Jan 2000 Fed Court
Friday, January 28, 2000
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Judge: Inmate should get treatment Magistrate says denial in hepatitis case based on cost
By MARK SCHAVER, The Courier-Journal
C-J Photo: Travis Doster
A federal magistrate harshly criticized the Kentucky Department of Corrections yesterday for denying medical treatment to a prisoner with life-threatening hepatitis C.
“Money, not medicine, was the driving force behind the department’s decision,” Magistrate Judge C. Cleveland Gambill wrote in an 88-page finding of facts about the case.
Gambill said he doubts inmate Michael Paulley will survive without treatment and should get it as soon as possible.
Gambill recommended to U.S. District Judge John G. Heyburn II, who is in charge of the case, that he order the Corrections Department to let Paulley get treatment. Heyburn must issue the final decision, although judges often defer to their magistrates.
The $18,000 treatment would cost the department nothing; Paulley is an Army veteran and his benefits would pay for it.
The Corrections Department, however, won’t let him go to the Veterans Affairs Medical Center in Louisville for treatment or give the drugs to him at the Luther Luckett Correctional Complex in Oldham County. The state says that because Paulley has cirrhosis of the liver, the treatment would do more harm than good.
It also says Paulley doesn’t qualify under criteria it drafted for treating inmates with hepatitis C. Gambill, however, said these reasons are a pretext for denying Paulley the drugs. Gambill said the department doesn’t want to pay for treating all inmates with the disease.
He said the department has an unwritten policy of denying all inmates treatment for hepatitis C, which can damage the liver and infects an estimated 5,000 of the state’s 15,000 inmates.
Paulley, who is serving a 20-year sentence for burglary and being a persistent felon, sued the Corrections Department in U.S. District Court last year. He wants to force the department to treat him with drugs recommended by Dr. Bennet Cecil of the Veterans Affairs Medical Center.
Paulley is also demanding unspecified damages for the violation of his civil rights, but that wasn’t part of yesterday’s ruling.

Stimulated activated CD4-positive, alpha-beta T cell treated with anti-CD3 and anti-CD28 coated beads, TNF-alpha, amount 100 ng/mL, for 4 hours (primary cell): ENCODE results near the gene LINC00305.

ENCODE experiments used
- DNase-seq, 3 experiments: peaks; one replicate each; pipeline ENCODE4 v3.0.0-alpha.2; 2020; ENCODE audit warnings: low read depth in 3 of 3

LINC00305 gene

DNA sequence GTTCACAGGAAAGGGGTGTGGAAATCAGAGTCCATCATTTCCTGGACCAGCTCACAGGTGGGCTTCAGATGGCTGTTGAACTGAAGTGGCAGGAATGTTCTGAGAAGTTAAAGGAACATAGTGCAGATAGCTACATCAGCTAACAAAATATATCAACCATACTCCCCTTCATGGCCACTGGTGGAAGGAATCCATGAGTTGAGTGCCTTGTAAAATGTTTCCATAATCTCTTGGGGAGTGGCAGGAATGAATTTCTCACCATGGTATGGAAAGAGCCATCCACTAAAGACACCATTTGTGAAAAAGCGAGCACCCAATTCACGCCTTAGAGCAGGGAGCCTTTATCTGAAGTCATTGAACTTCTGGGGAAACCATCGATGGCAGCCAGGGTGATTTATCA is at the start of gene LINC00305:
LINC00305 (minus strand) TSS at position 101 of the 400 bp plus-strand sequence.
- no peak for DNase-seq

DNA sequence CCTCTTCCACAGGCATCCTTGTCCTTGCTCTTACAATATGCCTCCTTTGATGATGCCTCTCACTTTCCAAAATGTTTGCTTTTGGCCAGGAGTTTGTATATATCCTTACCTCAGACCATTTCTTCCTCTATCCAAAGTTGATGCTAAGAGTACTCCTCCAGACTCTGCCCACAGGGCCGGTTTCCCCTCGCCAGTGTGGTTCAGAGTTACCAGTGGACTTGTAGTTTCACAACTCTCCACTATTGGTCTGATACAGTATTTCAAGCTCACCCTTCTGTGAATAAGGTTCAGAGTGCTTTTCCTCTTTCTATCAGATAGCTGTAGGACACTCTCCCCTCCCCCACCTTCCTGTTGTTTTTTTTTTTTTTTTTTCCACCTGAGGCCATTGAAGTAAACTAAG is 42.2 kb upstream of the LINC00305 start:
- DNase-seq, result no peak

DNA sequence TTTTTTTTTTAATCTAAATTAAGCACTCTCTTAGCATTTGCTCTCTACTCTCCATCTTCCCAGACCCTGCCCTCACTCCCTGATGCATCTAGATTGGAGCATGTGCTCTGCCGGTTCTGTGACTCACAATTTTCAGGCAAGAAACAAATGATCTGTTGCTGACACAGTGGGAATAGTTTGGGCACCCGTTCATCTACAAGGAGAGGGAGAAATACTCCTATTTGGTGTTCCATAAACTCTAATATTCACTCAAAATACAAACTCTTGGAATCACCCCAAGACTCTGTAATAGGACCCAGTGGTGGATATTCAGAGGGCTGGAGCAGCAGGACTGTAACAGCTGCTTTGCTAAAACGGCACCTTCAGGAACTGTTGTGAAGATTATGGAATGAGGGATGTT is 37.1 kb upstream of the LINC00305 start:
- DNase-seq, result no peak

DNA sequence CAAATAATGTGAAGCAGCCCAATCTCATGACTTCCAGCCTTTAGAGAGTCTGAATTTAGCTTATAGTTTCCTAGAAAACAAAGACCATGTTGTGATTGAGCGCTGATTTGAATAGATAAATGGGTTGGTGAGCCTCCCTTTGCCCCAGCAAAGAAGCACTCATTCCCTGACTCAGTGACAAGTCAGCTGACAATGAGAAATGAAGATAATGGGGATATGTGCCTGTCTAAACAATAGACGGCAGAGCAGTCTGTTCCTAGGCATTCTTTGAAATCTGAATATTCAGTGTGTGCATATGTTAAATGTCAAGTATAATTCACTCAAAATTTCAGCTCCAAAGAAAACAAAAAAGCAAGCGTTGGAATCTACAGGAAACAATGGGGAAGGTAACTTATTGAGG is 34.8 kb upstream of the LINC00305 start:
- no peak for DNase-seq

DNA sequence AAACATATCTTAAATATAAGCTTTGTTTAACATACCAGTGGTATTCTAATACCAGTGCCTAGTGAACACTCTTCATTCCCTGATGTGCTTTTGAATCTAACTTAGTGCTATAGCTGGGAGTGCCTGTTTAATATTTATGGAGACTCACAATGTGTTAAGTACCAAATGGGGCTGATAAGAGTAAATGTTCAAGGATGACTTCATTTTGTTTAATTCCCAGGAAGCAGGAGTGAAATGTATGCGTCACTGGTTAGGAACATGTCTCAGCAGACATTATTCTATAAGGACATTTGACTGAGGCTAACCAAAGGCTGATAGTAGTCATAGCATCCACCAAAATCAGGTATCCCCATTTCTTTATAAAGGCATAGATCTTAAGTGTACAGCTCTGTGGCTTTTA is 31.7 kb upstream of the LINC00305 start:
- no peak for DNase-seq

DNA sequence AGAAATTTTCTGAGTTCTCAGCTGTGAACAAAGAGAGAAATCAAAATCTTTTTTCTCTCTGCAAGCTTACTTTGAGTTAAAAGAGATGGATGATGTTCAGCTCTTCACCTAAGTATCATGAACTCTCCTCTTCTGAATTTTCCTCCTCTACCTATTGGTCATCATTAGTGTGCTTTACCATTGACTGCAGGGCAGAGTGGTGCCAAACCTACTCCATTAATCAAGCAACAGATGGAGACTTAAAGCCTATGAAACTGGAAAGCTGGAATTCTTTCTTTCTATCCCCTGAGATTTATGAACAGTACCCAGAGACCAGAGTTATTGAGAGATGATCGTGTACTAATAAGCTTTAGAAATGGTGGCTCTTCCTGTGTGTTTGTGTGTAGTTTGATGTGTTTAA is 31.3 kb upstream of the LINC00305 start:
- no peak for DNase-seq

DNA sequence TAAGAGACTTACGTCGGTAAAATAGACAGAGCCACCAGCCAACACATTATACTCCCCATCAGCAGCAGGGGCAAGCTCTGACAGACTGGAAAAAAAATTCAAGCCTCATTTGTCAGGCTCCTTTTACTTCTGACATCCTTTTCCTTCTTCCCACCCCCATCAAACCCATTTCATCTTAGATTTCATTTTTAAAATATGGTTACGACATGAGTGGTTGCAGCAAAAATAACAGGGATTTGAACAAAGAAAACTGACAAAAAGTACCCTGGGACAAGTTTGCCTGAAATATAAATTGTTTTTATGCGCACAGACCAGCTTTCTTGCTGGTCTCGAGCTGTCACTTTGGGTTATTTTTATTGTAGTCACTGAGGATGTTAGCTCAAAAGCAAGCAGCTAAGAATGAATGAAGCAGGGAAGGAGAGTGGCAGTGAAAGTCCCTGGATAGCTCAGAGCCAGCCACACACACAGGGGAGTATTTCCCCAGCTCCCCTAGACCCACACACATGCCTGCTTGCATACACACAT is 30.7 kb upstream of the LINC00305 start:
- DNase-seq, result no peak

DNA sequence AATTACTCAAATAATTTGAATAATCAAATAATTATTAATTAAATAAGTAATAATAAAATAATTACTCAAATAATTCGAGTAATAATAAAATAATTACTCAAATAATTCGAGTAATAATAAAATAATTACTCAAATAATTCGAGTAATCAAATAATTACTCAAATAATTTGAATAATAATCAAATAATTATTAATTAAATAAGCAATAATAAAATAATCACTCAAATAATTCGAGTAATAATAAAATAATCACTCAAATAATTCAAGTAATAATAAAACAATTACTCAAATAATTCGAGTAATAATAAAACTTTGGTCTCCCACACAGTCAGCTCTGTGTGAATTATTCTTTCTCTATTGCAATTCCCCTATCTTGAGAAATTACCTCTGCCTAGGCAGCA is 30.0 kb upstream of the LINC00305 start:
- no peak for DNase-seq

Gambill said the department’s fears about the cost of treating inmates with hepatitis C — which the state has estimated could hit $75 million, more than three times its medical budget — are overstated. Only 22 inmates know they are infected, and most will never know, he said.
“The probability that a measurable fraction of Kentucky’s infected prisoners will demand treatment is exceedingly small,” he wrote.
Carol Czirr, a spokeswoman for the Corrections Department, declined to comment because officials have not yet seen the recommendation.
One of Paulley’s attorneys, Alan S. Rubin, said both sides will have 10 days to respond to Gambill’s recommendation, and then it will be up to Heyburn to rule. Rubin said he didn’t know how long that will take.
Cecil, who has become an activist on behalf of prisoners with hepatitis C since treating Paulley, said he was proud of Gambill’s ruling.
“This will make it much easier for people in prison to get treatment that they need,” Cecil said.
One person who fared especially poorly in Gambill’s opinion was the state prison system’s new medical director, Dr. Richard Kimbler, who was not involved in the original decision to deny Paulley treatment. Kimbler was the department’s only witness at a hearing before Gambill in December on Paulley’s request for an injunction ordering the department to give him treatment.
Gambill said he was bewildered by the way the department presented its defense, and he said Kimbler’s “credibility is highly suspect.” He said Kimbler hadn’t even reviewed Paulley’s entire medical record before testifying.
“Dr. Kimbler unfortunately was so repeatedly evasive and biased in his testimony at the injunction hearing that the Magistrate Judge attaches no weight to that testimony,” he wrote.
Gambill said Kimbler’s testimony about Paulley’s history of depression and his past refusals to take other medication — two reasons the department offered for denying Paulley treatment — were also misleading.
“This decision to permit Paulley to face the unnecessary risk of a premature death was made for purely administrative reasons,” Gambill wrote.
Gambill praised Cecil, who he said was the most experienced doctor in Louisville treating hepatitis C.
“Dr. Cecil certainly is not the wild-eyed radical that the department has unfairly attempted to portray him as being in this case,” he wrote. “To the contrary, Dr. Cecil is highly credible and highly compassionate.”